When Culturally Significant Songs are Decontextualised: The Initiation Song Somagwaza, A Case Study

Abstract

While there have been a number of studies on the decontextualisation and secularisation of traditional ritual music in America, Taiwan and other parts of the globe, very little has been written on the processes and transformations that South Africa’s indigenous ceremonial songs go through over time. This study was prompted by the authors’ interest in, and engagement with the Xhosa initiation song Somagwaza, which has been re-imagined as a popular song, but has also purportedly found its way into other religious spaces. In this article, we attempted to investigate the extent to which the song Somagwaza is still associated with the Xhosa initiation ritual and to analyse evidence of it being decontextualised and secularised in contemporary South Africa. Our methodology included an examination of the various academic treatments of the song, an analysis of the lyrics of a popular song, bearing the same name, holding small focus group discussions, and distributing questionnaires to speakers of isiXhosa on the topic of the song. The data gathered were analysed using the constant comparative method of analysing qualitative research.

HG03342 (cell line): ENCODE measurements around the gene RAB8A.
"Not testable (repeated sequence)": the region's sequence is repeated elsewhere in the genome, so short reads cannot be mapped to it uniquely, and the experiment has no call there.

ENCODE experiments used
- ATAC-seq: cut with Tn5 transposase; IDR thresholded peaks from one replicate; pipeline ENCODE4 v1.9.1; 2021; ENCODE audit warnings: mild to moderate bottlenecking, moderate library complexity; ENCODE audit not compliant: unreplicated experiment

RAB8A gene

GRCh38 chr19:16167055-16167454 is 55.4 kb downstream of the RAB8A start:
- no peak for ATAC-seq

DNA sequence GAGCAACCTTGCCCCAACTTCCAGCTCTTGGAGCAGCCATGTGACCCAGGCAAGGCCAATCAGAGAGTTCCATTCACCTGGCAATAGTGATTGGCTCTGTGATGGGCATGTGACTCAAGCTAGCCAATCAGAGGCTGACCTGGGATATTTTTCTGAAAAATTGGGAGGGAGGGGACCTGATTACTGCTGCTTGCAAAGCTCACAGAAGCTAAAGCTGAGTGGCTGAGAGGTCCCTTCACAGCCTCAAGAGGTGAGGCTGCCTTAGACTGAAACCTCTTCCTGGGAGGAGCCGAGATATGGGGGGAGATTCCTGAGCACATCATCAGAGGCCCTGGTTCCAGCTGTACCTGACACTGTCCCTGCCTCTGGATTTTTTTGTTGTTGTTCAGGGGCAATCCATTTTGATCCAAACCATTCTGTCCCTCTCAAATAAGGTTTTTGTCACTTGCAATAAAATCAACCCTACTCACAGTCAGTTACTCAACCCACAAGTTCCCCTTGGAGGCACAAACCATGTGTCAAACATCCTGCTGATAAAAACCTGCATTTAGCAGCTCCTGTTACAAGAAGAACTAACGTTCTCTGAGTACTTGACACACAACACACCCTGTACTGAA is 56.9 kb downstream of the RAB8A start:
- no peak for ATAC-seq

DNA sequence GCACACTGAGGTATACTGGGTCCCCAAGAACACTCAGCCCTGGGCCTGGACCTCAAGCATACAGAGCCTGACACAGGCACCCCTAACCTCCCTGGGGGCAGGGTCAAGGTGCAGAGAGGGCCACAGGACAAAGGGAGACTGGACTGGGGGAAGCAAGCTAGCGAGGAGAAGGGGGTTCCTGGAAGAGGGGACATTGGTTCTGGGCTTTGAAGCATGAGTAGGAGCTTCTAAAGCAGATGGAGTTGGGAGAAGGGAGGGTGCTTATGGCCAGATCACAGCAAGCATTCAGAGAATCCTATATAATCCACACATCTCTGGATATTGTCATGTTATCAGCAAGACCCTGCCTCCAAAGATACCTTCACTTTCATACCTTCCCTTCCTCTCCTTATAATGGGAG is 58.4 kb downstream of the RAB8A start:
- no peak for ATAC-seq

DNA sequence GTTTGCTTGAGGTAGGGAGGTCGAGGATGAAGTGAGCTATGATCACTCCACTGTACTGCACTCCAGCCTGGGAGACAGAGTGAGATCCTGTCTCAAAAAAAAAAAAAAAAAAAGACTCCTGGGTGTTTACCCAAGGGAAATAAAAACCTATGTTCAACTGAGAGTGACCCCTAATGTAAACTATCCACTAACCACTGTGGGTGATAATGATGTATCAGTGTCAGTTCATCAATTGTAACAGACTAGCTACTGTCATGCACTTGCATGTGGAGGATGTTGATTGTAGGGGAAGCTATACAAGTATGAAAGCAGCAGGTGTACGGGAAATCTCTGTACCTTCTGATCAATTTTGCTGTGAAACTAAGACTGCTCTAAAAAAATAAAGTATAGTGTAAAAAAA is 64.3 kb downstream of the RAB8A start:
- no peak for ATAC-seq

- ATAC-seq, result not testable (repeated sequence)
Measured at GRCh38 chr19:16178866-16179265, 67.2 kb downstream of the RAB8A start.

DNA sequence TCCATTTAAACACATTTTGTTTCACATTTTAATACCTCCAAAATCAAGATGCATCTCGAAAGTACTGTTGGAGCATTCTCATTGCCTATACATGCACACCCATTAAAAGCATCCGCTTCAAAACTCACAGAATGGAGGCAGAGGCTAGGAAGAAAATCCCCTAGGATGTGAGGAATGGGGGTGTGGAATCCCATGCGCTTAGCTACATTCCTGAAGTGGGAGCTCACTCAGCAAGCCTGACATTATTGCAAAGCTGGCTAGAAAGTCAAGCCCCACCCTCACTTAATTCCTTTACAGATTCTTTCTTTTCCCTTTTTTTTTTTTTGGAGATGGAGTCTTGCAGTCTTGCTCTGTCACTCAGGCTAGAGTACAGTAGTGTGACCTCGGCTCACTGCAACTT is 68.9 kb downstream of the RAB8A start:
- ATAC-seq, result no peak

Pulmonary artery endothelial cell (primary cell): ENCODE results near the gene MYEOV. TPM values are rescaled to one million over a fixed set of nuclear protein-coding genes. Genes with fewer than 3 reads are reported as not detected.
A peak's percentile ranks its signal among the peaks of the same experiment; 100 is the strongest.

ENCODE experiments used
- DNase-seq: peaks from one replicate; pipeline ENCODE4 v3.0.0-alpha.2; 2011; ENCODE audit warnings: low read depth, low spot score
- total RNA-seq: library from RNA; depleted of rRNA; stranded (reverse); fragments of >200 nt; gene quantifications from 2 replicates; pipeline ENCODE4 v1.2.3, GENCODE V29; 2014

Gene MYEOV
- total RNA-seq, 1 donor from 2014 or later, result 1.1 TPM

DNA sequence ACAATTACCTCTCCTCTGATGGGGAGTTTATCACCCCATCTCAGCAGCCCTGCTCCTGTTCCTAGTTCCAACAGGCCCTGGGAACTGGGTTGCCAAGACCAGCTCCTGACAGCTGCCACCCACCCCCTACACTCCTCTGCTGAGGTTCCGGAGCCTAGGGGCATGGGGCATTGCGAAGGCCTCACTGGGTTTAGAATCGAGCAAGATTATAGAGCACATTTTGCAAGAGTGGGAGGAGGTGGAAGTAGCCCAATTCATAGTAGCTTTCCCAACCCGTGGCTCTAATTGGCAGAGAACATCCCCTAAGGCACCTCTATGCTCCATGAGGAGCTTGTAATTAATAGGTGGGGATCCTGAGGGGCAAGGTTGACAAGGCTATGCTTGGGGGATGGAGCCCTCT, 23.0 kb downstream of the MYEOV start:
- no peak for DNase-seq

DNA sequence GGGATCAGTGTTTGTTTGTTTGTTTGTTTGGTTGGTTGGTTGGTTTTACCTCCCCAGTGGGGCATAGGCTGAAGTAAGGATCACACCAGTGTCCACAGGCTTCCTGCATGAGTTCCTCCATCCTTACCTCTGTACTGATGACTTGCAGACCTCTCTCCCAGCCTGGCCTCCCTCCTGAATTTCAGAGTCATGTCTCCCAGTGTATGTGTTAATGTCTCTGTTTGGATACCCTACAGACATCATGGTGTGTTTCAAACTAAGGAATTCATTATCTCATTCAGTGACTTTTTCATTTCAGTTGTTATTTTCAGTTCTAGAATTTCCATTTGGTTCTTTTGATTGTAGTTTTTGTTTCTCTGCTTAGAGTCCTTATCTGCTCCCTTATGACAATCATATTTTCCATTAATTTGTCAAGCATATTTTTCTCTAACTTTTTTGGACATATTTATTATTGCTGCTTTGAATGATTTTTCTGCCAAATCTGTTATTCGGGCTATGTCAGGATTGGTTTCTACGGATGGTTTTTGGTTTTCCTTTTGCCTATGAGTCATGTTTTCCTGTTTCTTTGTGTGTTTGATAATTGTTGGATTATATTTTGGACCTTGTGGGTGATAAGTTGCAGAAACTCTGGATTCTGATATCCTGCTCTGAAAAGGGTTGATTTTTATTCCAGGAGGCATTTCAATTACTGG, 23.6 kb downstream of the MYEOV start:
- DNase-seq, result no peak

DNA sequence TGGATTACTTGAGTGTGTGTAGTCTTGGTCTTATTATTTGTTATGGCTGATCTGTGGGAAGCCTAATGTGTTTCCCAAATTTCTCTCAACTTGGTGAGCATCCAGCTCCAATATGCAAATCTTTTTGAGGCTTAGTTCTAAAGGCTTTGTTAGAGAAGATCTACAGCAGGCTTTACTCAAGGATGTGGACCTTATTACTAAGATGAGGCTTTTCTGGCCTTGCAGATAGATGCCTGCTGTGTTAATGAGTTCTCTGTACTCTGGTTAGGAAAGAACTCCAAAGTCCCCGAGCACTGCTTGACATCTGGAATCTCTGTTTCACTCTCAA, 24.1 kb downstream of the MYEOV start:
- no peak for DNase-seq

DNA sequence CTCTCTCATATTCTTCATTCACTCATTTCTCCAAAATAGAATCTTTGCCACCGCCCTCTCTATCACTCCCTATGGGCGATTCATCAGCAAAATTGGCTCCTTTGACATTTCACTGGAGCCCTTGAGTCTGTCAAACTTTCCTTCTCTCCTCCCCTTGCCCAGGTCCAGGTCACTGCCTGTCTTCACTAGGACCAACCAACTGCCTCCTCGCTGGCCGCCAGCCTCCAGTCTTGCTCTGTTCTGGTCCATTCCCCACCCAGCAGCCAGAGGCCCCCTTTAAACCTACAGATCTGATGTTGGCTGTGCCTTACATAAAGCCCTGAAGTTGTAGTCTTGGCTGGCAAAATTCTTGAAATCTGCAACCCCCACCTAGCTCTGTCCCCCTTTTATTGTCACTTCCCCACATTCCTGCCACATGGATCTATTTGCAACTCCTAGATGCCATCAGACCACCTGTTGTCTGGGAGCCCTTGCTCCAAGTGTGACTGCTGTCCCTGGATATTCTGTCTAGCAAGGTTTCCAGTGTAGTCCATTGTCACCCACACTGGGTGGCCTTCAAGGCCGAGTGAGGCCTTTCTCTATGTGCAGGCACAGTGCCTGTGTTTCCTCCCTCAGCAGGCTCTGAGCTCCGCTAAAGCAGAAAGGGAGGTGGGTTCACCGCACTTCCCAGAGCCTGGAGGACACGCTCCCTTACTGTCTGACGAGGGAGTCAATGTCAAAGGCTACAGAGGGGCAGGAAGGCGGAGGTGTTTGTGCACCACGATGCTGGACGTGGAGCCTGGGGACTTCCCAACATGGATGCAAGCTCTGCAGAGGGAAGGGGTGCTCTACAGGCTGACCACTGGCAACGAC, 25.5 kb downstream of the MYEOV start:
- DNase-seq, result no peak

Author Biographies

T Dowling, University of Cape Town

Senior lecturer

African Languages and Literatures Section

School of Languages and Literatures

Somikazi Deyi, University of Cape Town

Lecturer

African Languages and Literatures Section

School of Languages and Literatures

Anele Gobodwana, University of Cape Town
Master's student
Published
2018-12-18
Section
Articles